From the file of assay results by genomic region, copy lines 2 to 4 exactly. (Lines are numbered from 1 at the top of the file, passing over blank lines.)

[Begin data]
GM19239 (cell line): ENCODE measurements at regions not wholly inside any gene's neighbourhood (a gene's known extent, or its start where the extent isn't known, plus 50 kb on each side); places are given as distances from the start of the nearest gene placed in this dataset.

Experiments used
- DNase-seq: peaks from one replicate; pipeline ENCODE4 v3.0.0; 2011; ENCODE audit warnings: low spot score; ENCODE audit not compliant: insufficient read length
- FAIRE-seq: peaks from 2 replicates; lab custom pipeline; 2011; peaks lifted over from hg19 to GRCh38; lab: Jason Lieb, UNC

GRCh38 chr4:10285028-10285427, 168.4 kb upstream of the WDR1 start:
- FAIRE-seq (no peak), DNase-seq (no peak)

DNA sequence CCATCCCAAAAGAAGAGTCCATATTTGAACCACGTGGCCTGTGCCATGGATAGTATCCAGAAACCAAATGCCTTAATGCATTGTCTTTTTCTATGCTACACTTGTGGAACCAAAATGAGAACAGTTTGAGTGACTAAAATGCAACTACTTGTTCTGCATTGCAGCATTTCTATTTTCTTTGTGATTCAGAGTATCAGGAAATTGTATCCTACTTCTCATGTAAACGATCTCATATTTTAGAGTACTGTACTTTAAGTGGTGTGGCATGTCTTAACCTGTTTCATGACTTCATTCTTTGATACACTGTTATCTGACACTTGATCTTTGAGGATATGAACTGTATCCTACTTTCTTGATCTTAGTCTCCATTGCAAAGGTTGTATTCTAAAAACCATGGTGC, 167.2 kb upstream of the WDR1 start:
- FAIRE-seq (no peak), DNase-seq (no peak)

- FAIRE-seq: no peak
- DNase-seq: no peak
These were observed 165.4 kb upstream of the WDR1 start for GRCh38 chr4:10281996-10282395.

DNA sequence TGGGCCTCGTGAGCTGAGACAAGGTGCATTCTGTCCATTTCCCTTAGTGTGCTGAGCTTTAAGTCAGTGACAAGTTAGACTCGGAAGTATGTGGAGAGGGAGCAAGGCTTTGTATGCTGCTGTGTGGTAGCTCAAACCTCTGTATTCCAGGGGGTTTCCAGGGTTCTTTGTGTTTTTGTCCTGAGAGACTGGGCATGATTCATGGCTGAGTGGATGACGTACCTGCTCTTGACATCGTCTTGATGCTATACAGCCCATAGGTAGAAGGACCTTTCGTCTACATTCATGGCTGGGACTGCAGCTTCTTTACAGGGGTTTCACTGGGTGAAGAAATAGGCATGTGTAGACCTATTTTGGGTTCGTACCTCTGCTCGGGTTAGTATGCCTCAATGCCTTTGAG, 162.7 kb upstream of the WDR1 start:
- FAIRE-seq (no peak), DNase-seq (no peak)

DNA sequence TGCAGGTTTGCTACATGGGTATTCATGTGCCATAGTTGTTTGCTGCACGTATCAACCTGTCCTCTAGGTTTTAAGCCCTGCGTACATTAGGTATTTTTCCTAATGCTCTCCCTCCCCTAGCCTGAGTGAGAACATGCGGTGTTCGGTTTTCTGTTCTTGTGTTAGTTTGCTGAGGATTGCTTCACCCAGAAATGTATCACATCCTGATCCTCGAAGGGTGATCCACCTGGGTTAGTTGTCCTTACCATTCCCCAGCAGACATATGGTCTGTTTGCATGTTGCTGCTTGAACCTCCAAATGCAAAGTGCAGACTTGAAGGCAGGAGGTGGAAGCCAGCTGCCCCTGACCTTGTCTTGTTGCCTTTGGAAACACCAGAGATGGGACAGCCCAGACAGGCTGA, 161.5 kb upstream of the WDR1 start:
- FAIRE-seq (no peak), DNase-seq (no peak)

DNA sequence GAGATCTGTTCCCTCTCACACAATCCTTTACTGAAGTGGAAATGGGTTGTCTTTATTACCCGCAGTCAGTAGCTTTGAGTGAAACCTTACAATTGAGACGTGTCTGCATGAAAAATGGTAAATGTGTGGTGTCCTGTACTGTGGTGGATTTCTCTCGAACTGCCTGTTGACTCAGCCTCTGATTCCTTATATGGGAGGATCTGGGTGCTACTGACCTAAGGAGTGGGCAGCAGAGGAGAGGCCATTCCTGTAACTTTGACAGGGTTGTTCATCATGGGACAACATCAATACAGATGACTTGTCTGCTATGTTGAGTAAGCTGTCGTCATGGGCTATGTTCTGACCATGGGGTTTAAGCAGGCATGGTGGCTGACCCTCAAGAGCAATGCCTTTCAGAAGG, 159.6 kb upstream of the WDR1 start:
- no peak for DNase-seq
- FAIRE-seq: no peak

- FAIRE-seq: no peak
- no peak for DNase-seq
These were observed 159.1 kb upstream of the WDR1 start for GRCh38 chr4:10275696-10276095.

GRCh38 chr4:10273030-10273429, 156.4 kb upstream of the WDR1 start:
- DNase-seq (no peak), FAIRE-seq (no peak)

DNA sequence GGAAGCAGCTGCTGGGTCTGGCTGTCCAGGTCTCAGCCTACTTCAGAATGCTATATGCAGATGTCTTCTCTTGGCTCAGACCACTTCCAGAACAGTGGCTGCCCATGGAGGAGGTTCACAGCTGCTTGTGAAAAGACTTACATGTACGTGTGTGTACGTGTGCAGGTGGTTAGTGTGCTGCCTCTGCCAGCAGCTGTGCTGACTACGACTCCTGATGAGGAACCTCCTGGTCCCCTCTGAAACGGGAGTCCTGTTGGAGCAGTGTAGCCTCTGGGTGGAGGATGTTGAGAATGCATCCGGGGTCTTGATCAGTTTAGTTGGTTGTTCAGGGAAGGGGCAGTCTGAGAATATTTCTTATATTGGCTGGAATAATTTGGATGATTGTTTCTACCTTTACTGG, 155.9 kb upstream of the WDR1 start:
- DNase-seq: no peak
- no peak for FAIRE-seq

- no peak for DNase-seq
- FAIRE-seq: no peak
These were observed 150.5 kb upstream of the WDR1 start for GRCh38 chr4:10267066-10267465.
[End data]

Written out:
Experiments used
- DNase-seq: peaks from one replicate; pipeline ENCODE4 v3.0.0; 2011; ENCODE audit warnings: low spot score; ENCODE audit not compliant: insufficient read length
- FAIRE-seq: peaks from 2 replicates; lab custom pipeline; 2011; peaks lifted over from hg19 to GRCh38; lab: Jason Lieb, UNC